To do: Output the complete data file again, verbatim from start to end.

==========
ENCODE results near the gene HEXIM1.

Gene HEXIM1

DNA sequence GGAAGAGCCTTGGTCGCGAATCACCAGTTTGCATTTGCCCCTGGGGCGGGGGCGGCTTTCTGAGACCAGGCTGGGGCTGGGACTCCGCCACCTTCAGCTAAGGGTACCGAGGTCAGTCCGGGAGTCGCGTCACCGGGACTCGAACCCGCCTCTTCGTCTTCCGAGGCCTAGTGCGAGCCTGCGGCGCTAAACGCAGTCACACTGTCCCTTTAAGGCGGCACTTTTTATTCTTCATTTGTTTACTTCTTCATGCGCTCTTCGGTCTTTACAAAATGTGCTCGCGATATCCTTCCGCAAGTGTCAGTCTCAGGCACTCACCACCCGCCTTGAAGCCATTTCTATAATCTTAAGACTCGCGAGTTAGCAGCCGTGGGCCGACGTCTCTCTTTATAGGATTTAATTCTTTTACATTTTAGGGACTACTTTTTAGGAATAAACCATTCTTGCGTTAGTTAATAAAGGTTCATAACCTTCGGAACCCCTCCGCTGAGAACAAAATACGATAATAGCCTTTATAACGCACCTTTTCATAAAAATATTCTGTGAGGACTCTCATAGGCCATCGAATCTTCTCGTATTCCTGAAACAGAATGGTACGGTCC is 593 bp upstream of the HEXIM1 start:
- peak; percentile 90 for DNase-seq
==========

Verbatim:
ENCODE results near the gene HEXIM1.

Gene HEXIM1

DNA sequence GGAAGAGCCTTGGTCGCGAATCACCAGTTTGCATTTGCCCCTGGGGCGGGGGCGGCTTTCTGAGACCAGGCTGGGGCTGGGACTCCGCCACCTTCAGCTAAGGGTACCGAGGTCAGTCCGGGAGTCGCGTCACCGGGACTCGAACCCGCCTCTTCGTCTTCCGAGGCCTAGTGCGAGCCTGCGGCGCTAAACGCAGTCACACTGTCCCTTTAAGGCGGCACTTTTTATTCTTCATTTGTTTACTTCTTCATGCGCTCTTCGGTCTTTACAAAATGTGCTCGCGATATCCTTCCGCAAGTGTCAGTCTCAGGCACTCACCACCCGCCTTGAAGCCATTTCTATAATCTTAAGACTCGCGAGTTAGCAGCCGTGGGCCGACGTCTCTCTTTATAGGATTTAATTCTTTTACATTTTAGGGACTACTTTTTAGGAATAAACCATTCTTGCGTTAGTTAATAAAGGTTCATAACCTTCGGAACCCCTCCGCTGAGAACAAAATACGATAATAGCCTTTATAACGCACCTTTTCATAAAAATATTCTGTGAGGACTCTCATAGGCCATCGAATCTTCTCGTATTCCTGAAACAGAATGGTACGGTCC is 593 bp upstream of the HEXIM1 start:
- peak; percentile 90 for DNase-seq